Robin, who treats mainly victims of incest in her full-time work, knew that repressed memories are often “stored” in the body as headaches or painful shoulders. The most extreme bodily symptom for victims of torture is hysterical blindness, when a person can’t see though nothing is wrong with the eyes. Art therapy, Robin found, was often a good alternative to talking therapies, a good way to release memories for survivors of both incest and torture. She began using various kinds of art therapy with the Cambodians in the first year, in weekly group sessions that usually attracted four to ten women.

Erkert volunteered because, after receiving an NEA fellowship and other government money, she felt she had to repay the community more directly than by making dances and teaching. She thought her teaching skills–finding students’ physical blocks and drawing out their personal stories–might be useful. She volunteered at the center in the fall of 1992, and found herself continually amazed by the Cambodian women. “They always had a creative response,” she says. “One session, when Rita Nathanson, an art therapist, brought clay, all of us therapists spent a long time talking about what to do with it. But while we were talking the women had already built an entire village out of clay, like the villages they had left behind.”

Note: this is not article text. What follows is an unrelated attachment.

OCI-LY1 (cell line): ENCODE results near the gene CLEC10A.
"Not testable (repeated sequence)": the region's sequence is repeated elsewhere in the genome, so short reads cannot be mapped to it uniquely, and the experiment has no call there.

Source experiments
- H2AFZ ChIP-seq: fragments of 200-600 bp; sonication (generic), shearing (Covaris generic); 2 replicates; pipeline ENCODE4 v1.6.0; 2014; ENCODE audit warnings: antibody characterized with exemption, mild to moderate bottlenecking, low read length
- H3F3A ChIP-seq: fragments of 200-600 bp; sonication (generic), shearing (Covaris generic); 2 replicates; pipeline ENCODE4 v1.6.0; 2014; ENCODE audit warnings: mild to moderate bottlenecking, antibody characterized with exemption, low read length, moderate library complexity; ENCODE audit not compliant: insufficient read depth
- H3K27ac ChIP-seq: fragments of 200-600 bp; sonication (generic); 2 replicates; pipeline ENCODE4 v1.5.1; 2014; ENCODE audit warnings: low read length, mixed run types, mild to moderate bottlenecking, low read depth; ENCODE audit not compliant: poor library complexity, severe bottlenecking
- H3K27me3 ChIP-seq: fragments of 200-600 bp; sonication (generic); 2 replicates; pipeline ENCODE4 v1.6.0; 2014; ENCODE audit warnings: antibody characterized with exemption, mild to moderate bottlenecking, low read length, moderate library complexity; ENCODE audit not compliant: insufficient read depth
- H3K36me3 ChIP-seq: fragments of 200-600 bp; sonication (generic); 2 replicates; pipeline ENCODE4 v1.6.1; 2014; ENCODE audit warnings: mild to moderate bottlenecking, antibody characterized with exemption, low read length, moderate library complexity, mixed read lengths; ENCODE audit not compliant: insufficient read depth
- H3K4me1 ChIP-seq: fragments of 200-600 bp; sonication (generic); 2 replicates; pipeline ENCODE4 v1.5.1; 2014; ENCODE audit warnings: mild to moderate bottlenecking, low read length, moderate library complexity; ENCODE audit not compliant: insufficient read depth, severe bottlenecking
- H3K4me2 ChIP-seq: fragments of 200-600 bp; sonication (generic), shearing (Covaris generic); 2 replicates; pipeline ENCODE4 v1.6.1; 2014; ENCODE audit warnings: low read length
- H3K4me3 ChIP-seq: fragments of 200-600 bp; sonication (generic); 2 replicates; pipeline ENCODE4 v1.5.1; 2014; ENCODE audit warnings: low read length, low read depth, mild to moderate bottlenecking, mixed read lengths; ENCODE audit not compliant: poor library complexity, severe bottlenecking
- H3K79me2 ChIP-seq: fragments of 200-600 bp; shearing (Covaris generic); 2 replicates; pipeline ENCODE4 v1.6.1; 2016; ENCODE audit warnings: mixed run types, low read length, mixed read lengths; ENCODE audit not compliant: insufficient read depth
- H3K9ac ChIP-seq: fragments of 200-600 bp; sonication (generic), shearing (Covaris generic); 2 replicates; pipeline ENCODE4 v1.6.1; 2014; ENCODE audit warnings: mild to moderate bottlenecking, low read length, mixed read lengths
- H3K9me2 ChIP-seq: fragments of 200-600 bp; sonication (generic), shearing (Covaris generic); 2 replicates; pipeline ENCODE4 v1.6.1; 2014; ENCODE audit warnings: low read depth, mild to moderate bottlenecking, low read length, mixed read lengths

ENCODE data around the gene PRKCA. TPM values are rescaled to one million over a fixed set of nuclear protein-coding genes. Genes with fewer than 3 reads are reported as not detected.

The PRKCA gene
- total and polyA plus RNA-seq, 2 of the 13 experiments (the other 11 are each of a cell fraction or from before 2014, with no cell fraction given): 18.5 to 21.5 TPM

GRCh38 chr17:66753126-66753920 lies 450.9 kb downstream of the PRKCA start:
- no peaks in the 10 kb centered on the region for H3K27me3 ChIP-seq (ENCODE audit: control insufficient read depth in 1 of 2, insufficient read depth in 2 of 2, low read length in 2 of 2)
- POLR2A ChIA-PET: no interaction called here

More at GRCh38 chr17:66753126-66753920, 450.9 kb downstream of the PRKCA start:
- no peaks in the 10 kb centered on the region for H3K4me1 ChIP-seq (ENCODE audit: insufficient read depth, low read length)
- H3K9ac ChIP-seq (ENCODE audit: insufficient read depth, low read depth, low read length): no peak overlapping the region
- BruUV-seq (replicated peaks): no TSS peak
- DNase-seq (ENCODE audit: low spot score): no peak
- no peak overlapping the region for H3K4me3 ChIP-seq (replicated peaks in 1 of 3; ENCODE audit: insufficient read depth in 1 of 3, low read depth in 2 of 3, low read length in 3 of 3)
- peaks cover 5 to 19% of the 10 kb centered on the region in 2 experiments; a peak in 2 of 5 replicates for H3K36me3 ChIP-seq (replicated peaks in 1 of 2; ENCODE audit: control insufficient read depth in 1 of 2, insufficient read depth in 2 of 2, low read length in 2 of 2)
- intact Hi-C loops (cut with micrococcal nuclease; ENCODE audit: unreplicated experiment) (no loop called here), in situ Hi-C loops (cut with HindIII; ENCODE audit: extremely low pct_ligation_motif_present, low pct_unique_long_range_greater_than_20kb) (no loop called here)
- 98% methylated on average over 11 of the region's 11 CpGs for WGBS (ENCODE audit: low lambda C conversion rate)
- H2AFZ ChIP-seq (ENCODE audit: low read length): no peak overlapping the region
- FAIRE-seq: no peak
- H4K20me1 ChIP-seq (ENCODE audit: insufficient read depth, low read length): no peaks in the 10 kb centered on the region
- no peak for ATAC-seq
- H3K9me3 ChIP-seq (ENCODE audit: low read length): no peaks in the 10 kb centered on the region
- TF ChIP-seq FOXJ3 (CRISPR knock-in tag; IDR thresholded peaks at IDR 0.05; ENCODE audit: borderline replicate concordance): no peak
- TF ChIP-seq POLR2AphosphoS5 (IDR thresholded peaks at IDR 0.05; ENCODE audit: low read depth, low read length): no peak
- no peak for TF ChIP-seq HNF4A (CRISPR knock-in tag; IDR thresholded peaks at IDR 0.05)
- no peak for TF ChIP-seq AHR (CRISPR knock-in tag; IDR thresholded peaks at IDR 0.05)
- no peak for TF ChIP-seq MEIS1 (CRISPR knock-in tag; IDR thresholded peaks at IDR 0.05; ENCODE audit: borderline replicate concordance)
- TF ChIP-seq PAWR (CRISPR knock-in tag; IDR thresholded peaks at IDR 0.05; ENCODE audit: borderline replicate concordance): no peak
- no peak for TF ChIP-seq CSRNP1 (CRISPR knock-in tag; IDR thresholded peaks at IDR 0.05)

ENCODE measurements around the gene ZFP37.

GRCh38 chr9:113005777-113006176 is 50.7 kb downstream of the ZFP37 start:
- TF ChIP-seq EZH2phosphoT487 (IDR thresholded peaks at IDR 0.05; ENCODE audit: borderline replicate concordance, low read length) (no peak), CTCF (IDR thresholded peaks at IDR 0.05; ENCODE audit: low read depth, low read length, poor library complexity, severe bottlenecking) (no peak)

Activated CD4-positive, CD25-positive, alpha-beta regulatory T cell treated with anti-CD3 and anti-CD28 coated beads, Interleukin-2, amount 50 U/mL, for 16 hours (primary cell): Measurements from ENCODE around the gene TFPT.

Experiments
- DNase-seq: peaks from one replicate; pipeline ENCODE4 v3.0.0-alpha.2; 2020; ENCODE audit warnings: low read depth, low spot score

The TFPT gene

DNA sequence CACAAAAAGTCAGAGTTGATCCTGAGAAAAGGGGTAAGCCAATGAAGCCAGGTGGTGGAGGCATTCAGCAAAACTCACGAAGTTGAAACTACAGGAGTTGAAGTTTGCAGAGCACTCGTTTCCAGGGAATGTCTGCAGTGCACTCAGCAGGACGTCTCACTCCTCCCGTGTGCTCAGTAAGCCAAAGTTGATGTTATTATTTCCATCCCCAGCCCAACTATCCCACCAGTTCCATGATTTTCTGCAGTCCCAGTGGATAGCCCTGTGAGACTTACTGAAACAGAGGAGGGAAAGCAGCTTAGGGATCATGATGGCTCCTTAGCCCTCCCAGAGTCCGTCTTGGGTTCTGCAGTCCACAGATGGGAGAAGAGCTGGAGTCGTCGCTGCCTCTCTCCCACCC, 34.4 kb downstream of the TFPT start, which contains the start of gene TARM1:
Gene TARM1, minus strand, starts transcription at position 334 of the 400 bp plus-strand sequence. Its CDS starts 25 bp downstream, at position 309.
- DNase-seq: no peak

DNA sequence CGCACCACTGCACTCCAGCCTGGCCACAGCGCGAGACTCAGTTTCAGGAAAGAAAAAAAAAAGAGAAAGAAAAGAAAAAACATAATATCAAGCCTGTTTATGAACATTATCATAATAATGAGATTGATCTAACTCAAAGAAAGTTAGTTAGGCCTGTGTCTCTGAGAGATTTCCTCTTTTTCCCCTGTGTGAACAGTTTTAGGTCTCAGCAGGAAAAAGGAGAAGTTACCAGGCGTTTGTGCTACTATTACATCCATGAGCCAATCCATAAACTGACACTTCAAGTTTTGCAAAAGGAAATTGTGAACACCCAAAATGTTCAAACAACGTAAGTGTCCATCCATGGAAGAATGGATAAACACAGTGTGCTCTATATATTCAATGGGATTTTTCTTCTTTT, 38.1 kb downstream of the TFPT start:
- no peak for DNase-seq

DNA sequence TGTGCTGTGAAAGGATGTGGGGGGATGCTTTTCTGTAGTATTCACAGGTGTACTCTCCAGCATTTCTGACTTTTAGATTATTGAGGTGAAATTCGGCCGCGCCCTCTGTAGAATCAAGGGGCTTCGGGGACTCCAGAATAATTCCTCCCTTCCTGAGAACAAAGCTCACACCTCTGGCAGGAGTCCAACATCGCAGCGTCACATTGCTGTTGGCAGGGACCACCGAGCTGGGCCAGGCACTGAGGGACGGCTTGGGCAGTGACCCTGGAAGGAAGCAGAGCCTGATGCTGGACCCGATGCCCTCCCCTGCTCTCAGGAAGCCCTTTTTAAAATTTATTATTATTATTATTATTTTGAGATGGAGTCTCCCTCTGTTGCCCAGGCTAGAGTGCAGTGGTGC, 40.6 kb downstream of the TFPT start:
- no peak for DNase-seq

When Erkert learned that the women believed in ghosts, she began to bring one of the dancers from her company, Suet May Ho, to the sessions. Ho, a Chinese woman born in Malaysia, learned Cambodian words quickly, and the women rapidly accepted her, treating her almost as a daughter, constantly touching her. In various sessions, she took the role of a ghost the women could control. After some of them, Erkert created a dance for Ho using the movement and ideas the women had given her, then showed the dance to the women. “If they became frightened,” Erkert says, “I knew I’d gotten it right.” Sometimes the women became so frightened that they would no longer touch Ho.